In 1994, the Punjab Small Industries Corporation opened along the Lahore-Kasur Road and offered 304 plots between 1 to 2 kanals. Industries that emerged here processed pharmaceuticals, soft drinks, leather and other consumer goods. The Housing and Physical Planning Department also set up an industrial estate where 245 plots were designated for large- and medium-sized industries. Besides these major industrial zones, unplanned low-tech industries also began to mushroom unchecked.

These industrial concentrations in the south-west of the city brought pollution and migration — factors that accelerated the rural-urban transition in Chindrai. Waste from industrial estates, and housing schemes attached to them, began choking water works around Rohi Nala for agricultural land on the south-east side. “This was an area where development had been left untouched because of the general proximity to the border with India,” says Dr Mohammad A Qadeer, author of Third World: Internal Dynamics of Lahore and Pakistan: Cultural and Social Transformations in a Muslim Nation while talking to The Express Tribune.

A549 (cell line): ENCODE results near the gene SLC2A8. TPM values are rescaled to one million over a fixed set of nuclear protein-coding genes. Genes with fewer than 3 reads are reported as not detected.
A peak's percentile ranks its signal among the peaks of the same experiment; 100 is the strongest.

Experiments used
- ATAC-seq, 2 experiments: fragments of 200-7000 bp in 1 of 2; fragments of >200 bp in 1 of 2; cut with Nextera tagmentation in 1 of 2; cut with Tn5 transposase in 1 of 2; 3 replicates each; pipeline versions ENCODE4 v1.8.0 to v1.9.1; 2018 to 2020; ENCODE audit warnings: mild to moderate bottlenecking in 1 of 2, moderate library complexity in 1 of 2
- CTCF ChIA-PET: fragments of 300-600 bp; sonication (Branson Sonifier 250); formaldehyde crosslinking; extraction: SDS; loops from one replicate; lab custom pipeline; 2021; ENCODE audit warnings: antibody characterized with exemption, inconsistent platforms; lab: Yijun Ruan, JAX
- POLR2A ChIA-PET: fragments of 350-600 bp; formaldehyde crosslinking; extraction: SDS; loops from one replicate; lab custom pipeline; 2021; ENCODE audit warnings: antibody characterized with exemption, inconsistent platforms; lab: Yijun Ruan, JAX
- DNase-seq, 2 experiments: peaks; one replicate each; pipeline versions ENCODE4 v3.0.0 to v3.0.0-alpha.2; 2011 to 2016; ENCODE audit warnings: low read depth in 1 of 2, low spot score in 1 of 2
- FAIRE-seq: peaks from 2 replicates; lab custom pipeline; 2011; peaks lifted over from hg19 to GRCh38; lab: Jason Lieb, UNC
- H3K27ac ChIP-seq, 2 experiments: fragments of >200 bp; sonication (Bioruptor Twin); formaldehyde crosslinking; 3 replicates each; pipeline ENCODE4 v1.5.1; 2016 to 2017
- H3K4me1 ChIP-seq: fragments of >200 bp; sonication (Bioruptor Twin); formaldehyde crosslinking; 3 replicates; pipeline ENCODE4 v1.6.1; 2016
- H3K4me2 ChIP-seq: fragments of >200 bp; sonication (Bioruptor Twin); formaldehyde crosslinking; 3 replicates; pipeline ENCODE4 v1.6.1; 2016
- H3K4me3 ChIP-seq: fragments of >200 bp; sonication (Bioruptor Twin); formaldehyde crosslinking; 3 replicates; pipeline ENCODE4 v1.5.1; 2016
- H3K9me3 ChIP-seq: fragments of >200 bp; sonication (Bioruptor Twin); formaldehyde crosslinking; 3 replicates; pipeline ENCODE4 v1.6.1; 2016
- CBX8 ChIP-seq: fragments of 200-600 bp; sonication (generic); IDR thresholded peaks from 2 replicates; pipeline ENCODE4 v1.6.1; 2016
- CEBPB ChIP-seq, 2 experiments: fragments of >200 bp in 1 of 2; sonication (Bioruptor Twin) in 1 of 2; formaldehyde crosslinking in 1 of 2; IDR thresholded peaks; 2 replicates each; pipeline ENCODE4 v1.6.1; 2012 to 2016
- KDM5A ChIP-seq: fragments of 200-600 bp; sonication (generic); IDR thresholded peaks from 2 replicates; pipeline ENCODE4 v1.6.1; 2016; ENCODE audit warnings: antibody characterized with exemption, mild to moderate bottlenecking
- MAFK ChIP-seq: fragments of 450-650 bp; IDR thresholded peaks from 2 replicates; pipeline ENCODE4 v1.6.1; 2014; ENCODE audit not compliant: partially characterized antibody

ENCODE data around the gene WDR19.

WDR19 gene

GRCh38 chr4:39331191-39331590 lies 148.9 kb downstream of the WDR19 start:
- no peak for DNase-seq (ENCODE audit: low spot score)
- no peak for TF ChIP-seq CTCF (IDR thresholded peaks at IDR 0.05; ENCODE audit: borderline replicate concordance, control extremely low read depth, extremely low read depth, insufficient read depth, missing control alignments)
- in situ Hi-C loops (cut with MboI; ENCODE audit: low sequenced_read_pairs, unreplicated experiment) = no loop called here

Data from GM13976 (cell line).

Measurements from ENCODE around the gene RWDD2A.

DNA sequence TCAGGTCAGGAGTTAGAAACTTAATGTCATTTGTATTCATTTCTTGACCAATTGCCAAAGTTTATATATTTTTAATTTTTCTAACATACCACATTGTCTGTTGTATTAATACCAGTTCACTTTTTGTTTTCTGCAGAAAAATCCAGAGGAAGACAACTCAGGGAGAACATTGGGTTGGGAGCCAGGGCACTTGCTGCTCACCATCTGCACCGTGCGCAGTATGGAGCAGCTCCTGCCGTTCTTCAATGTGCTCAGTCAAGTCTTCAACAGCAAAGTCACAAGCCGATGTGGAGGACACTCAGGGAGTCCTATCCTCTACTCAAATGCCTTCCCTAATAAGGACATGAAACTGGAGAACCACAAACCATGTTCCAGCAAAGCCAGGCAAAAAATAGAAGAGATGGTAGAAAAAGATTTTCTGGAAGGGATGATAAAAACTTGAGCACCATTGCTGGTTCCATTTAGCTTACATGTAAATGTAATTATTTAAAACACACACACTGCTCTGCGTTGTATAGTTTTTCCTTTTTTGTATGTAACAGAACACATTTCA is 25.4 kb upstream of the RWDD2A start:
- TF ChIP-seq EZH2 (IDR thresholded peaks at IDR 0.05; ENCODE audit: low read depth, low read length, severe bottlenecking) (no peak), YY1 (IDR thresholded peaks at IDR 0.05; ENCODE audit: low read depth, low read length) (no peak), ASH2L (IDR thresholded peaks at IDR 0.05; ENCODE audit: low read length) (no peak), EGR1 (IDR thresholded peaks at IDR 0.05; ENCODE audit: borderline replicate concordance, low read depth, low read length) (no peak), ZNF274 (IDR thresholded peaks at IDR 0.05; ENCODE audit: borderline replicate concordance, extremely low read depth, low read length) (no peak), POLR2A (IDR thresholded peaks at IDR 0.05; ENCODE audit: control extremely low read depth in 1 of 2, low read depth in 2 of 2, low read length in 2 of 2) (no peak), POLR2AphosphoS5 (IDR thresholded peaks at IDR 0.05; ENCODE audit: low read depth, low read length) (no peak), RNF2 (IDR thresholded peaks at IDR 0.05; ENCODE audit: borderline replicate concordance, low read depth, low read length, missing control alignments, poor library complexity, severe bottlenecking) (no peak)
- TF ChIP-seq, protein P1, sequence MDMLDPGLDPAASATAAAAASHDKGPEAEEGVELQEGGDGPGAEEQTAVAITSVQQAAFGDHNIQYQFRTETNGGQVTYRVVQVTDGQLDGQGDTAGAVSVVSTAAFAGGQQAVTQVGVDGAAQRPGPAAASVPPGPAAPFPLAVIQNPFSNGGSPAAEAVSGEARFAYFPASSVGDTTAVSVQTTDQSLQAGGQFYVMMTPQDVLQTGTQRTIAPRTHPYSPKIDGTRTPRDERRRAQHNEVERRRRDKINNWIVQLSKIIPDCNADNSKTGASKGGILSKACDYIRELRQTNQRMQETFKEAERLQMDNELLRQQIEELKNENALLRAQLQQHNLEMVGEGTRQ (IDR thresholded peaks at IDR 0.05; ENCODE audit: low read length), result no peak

An overhead bridge for motorbike riders and cyclists on Ferozepur Road. PHOTOS : SHAFIQ MALIK 

Ahsan Bhatti recalls that each year plastic bags choked the fields and crop yield declined. Farmers then started selling off land and morphed into private developers as farms became less sustainable. It became more profitable to cater to the housing needs of the incoming labour.

Azra Shaheen, a 50-year-old resident of Amer Sidhu, laughs as she describes how the first urban housing in Chindrai emerged. “They would mark plots with tapes, leave a few feet between them for a street and sell them off,” she recalls.

This trend, according to the Integrated Master Plan of Lahore 2021, can be explained by two factors: land speculation and the repeal of the Land Acquisition Act. Between 1947 and 1985, land development schemes had been mostly undertaken by the Lahore Development Authority and its predecessor, the Lahore Improvement Trust. Collectively, they developed some 97,000 plots. The Housing and Physical Planning Department also provided 5,000 plots of three marlas.